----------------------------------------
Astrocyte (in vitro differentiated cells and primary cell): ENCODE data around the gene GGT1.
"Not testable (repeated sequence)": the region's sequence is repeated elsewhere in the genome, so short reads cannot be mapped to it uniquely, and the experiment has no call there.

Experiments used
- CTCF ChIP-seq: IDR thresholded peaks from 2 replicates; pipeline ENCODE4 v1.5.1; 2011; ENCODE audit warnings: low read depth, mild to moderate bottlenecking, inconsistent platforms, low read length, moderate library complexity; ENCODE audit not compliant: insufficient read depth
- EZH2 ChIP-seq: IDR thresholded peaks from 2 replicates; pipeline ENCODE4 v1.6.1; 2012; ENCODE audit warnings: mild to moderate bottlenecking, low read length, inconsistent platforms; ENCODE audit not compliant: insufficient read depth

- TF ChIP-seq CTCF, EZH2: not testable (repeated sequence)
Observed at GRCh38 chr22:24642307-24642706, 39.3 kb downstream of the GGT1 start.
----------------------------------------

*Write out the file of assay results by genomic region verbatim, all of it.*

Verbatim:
Astrocyte (in vitro differentiated cells and primary cell): ENCODE data around the gene GGT1.
"Not testable (repeated sequence)": the region's sequence is repeated elsewhere in the genome, so short reads cannot be mapped to it uniquely, and the experiment has no call there.

Experiments used
- CTCF ChIP-seq: IDR thresholded peaks from 2 replicates; pipeline ENCODE4 v1.5.1; 2011; ENCODE audit warnings: low read depth, mild to moderate bottlenecking, inconsistent platforms, low read length, moderate library complexity; ENCODE audit not compliant: insufficient read depth
- EZH2 ChIP-seq: IDR thresholded peaks from 2 replicates; pipeline ENCODE4 v1.6.1; 2012; ENCODE audit warnings: mild to moderate bottlenecking, low read length, inconsistent platforms; ENCODE audit not compliant: insufficient read depth

- TF ChIP-seq CTCF, EZH2: not testable (repeated sequence)
Observed at GRCh38 chr22:24642307-24642706, 39.3 kb downstream of the GGT1 start.